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The intensified activism of the 1960s fueled by the Vietnam War and struggles over class inequality, women’s rights, and black liberation drove the rapid growth of the underground press. Between 1965 and 1969, the five indie counterculture newspapers scattered across the United States multiplied to over 500 around the country, representing and communicating the voices of feminists, the Black Panther Party, gay activists, psychedelic aficionados, and other social movement groups with their art and design as radical as their messages. Rebel Newsprint: The Underground Press at Interference Archive in Gowanus is digging into this historic period with over 100 newspapers from across the sixties underground.
The exhibition of ephemera is curated by Sean Stewart, the editor of On the Ground: An Illustrated Anecdotal History of the Sixties Underground Press in the U.S. (2011), and was drawn from his own collection, with yellowed and folded issues of newspapers like the bilingual community publication Basta Ya started in San Francisco in 1969, the experimental San Francisco Oracle published from 1966 to 1968 out of Haight-Ashbury that reflected the area’s psychedelic scene in trippy rainbow ink and spiritual poetry, and the sexual revolution sourced Screw: The Sex Review co-founded by pornographer Al Goldstein. Most of the newspapers are held in plastic and suspended from the walls of the Interference Archive’s small space, a cascade of counterculture messages like “End the War Now,” “Don’t Mourn, Organize,” and “All Power to the People” blaring out from vibrantly hued cover art and rapid fire text.
One issue of the East Village Other, responding to the 1967 storming of hippies convening in Tompkins Square by police has an image of a man with a bloodied face, his hands handcuffed and stretching down while text frames him on two sides: “My God! My God! Where is this happening? This is America!” (You can see this and some other covers in detail on the Interference Archive blog.)
The importance of a visually engaging communication device was especially essential for movements that were located outside of the radical coastal centers, like Space City! in Houston. Thorne Dreyer, part of its editorial collective, is quoted in the exhibition text: “Houston was all spread out, you know, there were antiwar people and there were rock ‘n’ rollers but there wasn’t anything to pull them together. Space City! created a place where all these people could come together.” There was also the relaying of information between distant parts of the world where activism was broiling. Alice Embree, a staff member at Rag, is quoted: “The importance of Rag and the underground press movement was that it was the connective tissue; it spread the news of what was happening from here to other places. It brought the news of, say, People’s Park or whatever was going on in Berkeley or New York, back.” This extended to movements in Mexico and even across the ocean in Japan and France.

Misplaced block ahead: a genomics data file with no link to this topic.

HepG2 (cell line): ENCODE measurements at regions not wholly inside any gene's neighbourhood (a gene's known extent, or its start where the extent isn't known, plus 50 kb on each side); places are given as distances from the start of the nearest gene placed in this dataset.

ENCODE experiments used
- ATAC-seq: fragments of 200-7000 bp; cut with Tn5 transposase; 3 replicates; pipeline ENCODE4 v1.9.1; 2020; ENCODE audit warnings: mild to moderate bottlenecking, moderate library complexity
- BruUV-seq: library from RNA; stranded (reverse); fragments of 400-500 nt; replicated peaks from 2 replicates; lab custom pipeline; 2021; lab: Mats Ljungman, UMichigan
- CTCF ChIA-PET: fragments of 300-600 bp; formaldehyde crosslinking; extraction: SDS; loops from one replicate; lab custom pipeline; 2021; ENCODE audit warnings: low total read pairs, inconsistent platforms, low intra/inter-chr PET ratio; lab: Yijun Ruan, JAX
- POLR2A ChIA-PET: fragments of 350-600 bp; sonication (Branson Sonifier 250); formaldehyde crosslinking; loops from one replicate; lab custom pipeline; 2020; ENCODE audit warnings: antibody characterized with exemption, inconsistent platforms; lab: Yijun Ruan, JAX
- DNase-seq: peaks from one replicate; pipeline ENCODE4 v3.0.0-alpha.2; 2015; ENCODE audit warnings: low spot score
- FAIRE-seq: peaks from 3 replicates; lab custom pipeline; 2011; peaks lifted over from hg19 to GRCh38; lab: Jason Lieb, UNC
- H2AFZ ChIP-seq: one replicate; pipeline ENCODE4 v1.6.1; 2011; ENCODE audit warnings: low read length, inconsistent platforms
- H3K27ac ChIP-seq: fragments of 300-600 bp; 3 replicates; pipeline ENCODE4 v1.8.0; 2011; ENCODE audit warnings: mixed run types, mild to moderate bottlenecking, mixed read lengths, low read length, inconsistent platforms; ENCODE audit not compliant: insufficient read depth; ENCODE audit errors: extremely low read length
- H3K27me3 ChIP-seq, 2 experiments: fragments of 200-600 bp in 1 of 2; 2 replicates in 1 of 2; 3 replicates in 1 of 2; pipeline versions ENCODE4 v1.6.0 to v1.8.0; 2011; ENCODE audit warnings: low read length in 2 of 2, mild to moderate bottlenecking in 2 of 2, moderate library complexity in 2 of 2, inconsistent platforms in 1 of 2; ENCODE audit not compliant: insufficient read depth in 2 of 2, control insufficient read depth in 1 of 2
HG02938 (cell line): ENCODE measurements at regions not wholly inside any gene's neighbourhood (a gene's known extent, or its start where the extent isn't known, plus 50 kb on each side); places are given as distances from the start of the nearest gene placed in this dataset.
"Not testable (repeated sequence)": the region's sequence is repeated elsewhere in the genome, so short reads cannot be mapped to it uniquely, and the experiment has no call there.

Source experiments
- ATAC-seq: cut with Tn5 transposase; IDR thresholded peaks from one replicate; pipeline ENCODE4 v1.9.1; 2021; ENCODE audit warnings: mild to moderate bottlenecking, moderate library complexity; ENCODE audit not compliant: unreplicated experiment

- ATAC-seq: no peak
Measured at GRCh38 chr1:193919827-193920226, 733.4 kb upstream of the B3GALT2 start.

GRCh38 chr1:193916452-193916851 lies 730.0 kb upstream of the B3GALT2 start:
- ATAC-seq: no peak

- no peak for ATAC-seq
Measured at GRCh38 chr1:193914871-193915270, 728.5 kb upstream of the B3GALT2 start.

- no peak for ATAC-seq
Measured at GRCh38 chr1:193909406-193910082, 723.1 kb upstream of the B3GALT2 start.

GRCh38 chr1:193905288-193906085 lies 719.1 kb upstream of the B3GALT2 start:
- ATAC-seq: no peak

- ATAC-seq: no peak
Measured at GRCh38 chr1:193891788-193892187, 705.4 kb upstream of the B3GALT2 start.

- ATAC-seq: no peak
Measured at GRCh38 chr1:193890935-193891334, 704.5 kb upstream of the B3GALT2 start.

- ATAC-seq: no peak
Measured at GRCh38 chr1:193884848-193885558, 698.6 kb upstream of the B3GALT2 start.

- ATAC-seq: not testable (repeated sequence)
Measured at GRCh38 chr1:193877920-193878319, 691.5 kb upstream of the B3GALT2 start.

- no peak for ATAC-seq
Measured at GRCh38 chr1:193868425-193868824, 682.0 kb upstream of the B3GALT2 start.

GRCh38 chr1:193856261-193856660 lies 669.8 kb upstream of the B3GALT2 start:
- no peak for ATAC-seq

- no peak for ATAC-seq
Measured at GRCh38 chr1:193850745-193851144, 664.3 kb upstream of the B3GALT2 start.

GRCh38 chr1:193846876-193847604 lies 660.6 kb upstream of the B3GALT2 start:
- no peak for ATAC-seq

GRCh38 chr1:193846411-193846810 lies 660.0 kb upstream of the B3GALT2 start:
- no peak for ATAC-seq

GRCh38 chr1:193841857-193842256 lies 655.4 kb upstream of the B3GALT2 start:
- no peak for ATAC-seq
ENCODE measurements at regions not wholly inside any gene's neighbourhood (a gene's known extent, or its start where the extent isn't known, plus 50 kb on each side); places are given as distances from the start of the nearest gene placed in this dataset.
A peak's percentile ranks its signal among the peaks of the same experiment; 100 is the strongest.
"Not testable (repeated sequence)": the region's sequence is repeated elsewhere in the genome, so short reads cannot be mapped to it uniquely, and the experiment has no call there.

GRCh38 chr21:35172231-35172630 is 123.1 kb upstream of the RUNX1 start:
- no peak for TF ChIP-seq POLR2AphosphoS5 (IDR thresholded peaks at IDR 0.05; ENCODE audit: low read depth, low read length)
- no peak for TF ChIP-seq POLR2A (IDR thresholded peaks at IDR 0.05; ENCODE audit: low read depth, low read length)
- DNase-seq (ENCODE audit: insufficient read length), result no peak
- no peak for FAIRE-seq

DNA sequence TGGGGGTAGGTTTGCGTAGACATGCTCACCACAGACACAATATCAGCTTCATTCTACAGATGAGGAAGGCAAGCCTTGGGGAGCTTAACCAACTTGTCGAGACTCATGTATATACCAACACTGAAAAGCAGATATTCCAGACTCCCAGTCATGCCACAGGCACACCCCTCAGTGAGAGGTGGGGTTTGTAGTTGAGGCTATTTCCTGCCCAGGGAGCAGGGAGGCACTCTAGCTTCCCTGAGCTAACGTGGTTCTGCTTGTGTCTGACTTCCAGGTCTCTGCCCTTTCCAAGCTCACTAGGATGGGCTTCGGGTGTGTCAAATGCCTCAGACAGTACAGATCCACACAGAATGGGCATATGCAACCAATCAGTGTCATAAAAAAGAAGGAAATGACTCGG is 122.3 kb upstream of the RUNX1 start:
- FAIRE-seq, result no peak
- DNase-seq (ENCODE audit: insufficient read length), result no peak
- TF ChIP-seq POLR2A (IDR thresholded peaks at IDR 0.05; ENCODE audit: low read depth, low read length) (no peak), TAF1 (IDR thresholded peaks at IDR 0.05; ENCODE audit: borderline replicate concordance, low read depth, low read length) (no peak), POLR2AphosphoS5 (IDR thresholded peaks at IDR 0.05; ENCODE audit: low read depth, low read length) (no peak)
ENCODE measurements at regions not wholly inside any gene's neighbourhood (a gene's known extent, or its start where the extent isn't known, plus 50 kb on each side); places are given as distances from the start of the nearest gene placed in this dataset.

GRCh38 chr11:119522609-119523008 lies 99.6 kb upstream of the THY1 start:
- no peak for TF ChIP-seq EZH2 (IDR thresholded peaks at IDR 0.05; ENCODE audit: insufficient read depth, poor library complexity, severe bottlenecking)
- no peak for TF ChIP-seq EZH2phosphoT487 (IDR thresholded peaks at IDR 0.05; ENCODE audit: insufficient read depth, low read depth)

True to the Interference Archive’s mission of providing hands-on access to their materials, there are a few copies of underground newspapers to flip through, such as an issue of the radical California-based Berkeley Barb that includes an article on activist Jerry Rubin and a tantalizing story on “Erotic Lennon.” “We prioritize use, not preservation,” said Cindy Milstein, one of the members of the Interference Archive collective of volunteers. She also emphasized the archive’s focus on the history of aesthetics and art in activism.
Opened in December of 2011, the Interference Archive is run by a volunteer collective with Kevin Caplicki, Molly Fair, Josh MacPhee, Cindy Milstein, and Blithe Riley at its core. Their small library in Gowanus is packed with materials from around five decades of social movements, with a significant portion of the archives related to activism outside the United States. As a public resource, anyone can stop by during their open hours and dig through boxes of zines, comics, protest banners, books, and some audio and video material. There are also buttons and t-shirts and flat files of prints from Just Seeds, an art cooperative for graphic designers started by Interference Archive founder MacPhee. Much of the Archive is sourced from the personal collections of MacPhee and fellow founder the late Dara Greenwald, which was amassed from their own participation in social movements and the punk rock culture of the 1980s and 90s.
Every drawer and box and shelf of the Interference Archive is overflowing with valuable research on social movements, from the Paris Rebellion of 1968 to the Latin American solidarity organizations to materials on apartheid, with the importance of art as an avenue for a message’s resonance appearing throughout the decades and the physical connection with the relics of movements really bringing them to life. While access to all of this is their main goal, their regular exhibitions are a way to examine the role of visual messages in these materials. Looking at the walls covered in the underground newspapers can be a bit overwhelming, but is worth spending time with for the innovative takes on design and use of visuals to convey their fervent messages that were unrepresented in the mainstream press.
Rebel Newsprint: The Underground Press is at Interference Archive (131 8th Street, Unit 4, Gowanus, Brooklyn) through March 24. Hours are Tuesdays, Wednesdays, and Sundays 12 – 5 pm.